It’s the law!

Published 9:33 am Monday, September 1, 2014

AHOSKIE – Ignorance of the law is no excuse, but to understanding the importance of how and why regulations are established goes a long way in educating the general public.

Ahoskie Police Chief Troy Fitzhugh said his officers have noted a recent increase in the operation of motorized wheelchairs on the town’s streets. Regarding the safety of those using such motorized devices, as well as the safety of those operating traditional vehicles, Fitzhugh said he wanted to educate the public over the state laws governing motorized wheelchairs.

“I’ve personally witnessed the operators of motorized wheelchairs put themselves at risk when traveling on our streets,” Fitzhugh said. “What they need to understand is that the operator of a motorized wheelchair is defined by state law as a pedestrian, not as the driver of a vehicle that would travel on the street in a typical manner.”

General State Statute 20-175.5 (Use of motorized wheelchairs or similar vehicles not exceeding 1000 pounds gross weight) says the person operating such device “provides that person with the mobility of a pedestrian, and that person is subject to all the laws, ordinances, regulations, rights and responsibilities which would otherwise apply to a pedestrian.”

Fitzhugh stressed that as a pedestrian, the operator of a motorized wheelchair is not allowed to maneuver that device in the travel portion of a street, as long as there is a sidewalk available.

State Statute 20-174 cites that where sidewalks are provided, “it shall be unlawful for any pedestrian to walk along and upon an adjacent roadway.”

“If you’ll take notice, the town invested money into sidewalk cuts and rubberized pads at street corners which make for easier access to our sidewalks by individuals using a traditional wheelchair or a motorized one,” Fitzhugh said. “I would encourage those individuals to use our sidewalks during their travels.”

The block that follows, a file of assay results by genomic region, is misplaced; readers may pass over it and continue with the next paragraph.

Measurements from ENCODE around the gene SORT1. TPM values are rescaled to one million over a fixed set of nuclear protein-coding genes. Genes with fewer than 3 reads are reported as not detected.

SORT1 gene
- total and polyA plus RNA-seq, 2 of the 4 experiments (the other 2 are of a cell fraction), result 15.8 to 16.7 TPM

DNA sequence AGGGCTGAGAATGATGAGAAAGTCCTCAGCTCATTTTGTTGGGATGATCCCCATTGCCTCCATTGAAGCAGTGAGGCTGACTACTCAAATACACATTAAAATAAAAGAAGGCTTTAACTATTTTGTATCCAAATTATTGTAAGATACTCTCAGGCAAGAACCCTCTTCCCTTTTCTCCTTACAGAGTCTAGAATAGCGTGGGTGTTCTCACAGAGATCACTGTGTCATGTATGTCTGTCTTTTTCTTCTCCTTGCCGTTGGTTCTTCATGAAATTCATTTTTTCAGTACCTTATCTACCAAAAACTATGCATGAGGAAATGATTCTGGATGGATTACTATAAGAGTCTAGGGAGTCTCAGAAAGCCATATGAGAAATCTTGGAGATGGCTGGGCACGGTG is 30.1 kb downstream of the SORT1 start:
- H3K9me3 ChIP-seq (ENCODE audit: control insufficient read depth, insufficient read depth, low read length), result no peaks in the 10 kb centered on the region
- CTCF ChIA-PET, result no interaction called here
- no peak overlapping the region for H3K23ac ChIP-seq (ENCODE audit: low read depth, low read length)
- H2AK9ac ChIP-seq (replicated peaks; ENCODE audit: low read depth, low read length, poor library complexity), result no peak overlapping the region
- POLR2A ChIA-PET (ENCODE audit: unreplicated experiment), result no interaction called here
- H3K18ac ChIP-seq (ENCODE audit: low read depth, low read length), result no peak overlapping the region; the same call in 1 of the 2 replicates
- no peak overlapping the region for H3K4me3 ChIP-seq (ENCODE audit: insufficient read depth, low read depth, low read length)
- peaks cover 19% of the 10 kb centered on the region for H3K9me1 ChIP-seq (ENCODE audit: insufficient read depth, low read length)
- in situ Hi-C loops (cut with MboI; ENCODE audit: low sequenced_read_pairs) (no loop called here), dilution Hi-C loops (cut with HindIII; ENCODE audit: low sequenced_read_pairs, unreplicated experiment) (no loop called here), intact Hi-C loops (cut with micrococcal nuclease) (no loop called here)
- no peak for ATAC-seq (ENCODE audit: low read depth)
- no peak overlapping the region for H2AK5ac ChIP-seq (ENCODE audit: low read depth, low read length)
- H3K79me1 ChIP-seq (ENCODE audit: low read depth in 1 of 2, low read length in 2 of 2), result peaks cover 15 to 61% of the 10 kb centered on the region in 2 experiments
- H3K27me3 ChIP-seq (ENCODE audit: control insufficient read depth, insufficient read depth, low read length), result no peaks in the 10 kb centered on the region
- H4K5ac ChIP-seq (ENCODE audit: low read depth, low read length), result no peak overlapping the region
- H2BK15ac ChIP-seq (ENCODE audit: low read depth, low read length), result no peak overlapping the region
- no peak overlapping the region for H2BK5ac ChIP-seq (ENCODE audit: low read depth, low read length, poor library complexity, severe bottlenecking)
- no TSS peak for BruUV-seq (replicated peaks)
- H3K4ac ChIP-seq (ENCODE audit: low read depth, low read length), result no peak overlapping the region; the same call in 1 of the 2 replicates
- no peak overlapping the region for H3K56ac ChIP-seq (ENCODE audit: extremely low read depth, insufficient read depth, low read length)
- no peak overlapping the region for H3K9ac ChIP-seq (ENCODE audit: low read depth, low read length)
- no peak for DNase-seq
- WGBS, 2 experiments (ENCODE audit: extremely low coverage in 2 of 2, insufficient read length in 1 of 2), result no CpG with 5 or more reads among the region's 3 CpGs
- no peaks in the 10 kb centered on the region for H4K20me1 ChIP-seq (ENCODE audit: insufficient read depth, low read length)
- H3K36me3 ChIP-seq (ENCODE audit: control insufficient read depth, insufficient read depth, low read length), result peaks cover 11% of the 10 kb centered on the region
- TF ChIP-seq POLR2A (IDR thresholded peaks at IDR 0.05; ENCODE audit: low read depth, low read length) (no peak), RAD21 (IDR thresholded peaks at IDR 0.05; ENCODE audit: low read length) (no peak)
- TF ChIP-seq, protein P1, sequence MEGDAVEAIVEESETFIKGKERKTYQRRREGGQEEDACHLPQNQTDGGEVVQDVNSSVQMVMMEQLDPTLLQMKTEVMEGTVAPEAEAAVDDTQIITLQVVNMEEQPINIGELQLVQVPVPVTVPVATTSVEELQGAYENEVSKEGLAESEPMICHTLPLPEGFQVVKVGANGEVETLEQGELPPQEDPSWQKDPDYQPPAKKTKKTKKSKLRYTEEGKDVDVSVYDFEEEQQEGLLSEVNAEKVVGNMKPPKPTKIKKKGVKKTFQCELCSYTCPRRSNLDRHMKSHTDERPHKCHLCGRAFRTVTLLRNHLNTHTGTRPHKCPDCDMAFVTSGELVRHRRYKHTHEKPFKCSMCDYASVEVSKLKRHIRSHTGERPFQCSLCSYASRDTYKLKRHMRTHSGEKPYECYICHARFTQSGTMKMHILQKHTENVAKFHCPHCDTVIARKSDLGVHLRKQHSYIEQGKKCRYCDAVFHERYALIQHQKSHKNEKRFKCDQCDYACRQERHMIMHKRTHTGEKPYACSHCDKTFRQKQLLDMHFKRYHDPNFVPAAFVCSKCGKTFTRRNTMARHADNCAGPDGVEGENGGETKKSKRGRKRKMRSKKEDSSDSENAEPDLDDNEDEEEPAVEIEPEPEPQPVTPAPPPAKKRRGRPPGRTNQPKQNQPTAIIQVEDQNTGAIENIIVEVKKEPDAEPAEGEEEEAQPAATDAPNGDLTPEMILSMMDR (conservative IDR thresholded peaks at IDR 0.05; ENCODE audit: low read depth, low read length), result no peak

If a sidewalk is not available, there is a State Statute governing travel in those instances. Section D of GS 20-174 states, “where sidewalks are not provided, any pedestrian walking along and upon a highway shall, when practicable, walk only on the extreme left of the roadway or its shoulder facing traffic which may approach from the opposite direction. Such pedestrian shall yield the right-of-way to approaching traffic.”

Fitzhugh stressed that pedestrians should always use marked crosswalks at intersections when applicable.

The Ahoskie Police Chief added one other bit of advice regarding another State Statute regarding pedestrians.

“We’ve had some complaints of people here in town standing in the middle of the street,” he said. “I want them to know that, number one, that’s very unsafe, both to them and to the motorists on our streets, and, two, it’s illegal and they can be issued a citation,” Fitzhugh said.

According to the State Statute (20-174.1), “no person shall willfully stand, sit, or lie upon the highway or street in such a manner as to impede the regular flow of traffic. Violation of this section is a Class 2 misdemeanor.”

About Cal Bryant

Cal Bryant, a 40-year veteran of the newspaper industry, serves as the Editor at Roanoke-Chowan Publications, publishers of the Roanoke-Chowan News-Herald, Gates County Index, and Front Porch Living magazine.

email author More by Cal